The San Pedro cactus is simply a better option for access to natural mescaline than Peyote. As for Peruvian Torch, far less is known about its psychedelic properties than its more popular siblings, San Pedro and Peyote. In some native Peruvian tribes, it is believed that the cactus has no medicinal value and is only used in witchcraft. Though images of an old, wrinkly lady hunched over a cauldron may come to mind when you hear the term “witchcraft,” this simply means that the plant is believed to have harmful effects and, therefore, would not be used by a respectable medicine practitioner.
Though peyote isn’t the most sustainable and easy-to-access source of natural mescaline, the debate over rights to the cactus rages on. The heart of the controversy surrounding peyote’s inclusion in decriminalization laws is the clash between indigenous rights and the broader psychedelic movement. The Native American Church argues that peyote is an integral part of their spiritual practices and should be protected as a fundamental aspect of their culture.
A large part of the psychedelic community worries that decriminalizing peyote for everyone could lead to cultural appropriation within the psychedelic movement, where individuals who lack the cultural context might misuse or trivialize its use. Protecting the rights of indigenous communities to control and preserve their sacred plant is seen as a vital component of the peyote debate. The American Indian Religious Freedom Act in 1978 allows the use of peyote in religious ceremonies for Native tribes, but further decriminalization would open up use to the greater public, causing fear of widespread misuse. This, however, contradicts one of the principle beliefs of the decriminalization movement— personal autonomy.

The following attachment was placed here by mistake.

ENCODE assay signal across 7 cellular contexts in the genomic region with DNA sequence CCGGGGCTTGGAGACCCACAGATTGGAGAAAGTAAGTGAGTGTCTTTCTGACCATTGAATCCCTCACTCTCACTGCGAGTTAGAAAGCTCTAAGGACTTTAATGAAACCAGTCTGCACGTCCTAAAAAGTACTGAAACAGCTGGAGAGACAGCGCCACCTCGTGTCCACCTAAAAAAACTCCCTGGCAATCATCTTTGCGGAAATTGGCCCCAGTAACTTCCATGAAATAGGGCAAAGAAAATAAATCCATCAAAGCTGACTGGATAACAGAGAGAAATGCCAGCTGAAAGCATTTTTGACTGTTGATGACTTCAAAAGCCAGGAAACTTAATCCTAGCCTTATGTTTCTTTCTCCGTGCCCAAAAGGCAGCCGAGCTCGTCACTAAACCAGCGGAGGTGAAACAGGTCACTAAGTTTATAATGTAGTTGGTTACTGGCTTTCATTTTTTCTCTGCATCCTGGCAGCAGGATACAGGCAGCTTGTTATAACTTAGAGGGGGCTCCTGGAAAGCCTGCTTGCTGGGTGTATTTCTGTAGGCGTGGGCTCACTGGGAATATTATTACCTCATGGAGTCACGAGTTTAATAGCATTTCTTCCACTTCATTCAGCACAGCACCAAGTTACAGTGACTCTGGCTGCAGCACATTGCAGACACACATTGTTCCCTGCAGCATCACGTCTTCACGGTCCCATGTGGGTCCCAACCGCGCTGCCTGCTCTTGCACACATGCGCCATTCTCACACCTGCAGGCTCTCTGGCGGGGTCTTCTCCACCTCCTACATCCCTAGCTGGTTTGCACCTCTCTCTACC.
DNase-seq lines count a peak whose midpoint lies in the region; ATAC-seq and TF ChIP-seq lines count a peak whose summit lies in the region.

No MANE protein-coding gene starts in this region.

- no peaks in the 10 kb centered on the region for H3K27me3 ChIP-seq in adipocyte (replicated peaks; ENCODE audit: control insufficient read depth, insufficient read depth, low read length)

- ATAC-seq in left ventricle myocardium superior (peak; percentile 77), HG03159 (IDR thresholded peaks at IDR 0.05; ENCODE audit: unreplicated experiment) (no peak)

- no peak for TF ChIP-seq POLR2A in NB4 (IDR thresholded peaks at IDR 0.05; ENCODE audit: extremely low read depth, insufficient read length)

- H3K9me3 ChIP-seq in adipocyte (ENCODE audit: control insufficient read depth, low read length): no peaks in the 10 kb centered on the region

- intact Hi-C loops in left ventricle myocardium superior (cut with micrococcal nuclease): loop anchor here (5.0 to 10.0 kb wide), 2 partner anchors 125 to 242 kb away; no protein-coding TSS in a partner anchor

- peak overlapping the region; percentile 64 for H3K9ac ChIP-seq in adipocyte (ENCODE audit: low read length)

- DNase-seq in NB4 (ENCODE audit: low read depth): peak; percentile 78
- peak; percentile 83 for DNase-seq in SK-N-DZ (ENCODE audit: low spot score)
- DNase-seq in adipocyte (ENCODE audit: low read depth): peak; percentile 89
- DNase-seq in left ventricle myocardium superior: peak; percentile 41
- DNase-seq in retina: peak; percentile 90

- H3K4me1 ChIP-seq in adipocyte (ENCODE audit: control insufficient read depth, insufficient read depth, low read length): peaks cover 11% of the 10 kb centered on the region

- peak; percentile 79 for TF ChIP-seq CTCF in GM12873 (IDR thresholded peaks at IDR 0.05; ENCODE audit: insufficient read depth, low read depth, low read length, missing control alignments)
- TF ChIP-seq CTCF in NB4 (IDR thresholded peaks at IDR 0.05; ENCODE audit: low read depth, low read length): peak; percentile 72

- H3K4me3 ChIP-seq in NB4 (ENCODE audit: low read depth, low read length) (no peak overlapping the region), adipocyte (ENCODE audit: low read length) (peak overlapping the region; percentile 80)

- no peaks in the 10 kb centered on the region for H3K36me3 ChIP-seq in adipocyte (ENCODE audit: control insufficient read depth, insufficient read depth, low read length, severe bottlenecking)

Within the broader psychedelic movement, there is a push for the decriminalization of all psychedelics to fully enable research and their therapeutic potential. This stance often disregards the unique history of peyote. While the endangered status of peyote does put it in a unique position, the belief in personal bodily autonomy largely drives the psychedelic decriminalization movement. The argument against decriminalization of peyote also stands in contradiction to the idea that no one should be able to make nature illegal.
The arguments on both sides could go in circles all day, but that might not even be necessary. This brings things back to our earlier question— is peyote the best source of mescaline? Many people who advocate for natural psychedelics have issues with synthetic versions of the compounds. However, since there are other sources of natural mescaline that are more concentrated and abundantly available, the fervent argument over who should have the rights to the limited supply of Peyote on this earth starts to seem less important
Additionally, there are solutions to the limited supply of Peyote. Lophos—a Canadian company that recently went public— is attempting to create a bridge between these two sides. The company is working to create a sustainable and expedited growth process for the cacti. This would give the greater public access to the plant without threatening the dwindling supply.
The peyote debate within the psychedelic industry is highly polarized, with valid arguments on both sides. Many, but not all, states and cities that have passed decriminalization laws for psychedelics have decided to exclude peyote.
The reality is that peyote is significantly challenging to track down, so the threat of decriminalization causing a flood of new psychonauts into the desert to harvest is unlikely. Those seeking natural sources of mescaline are much more likely to buy a $20 San Pedro cactus at their local garden store. Nevertheless, the fervor remains high on both sides of this argument.
Ultimately, finding a balanced solution that respects the rights of indigenous groups, safeguards public health, and preserves the natural habitat of peyote is crucial. The peyote debate serves as a significant test case for the psychedelic industry’s ability to navigate these complex ethical and regulatory challenges as it continues to gain momentum in the broader field of mental health and wellness.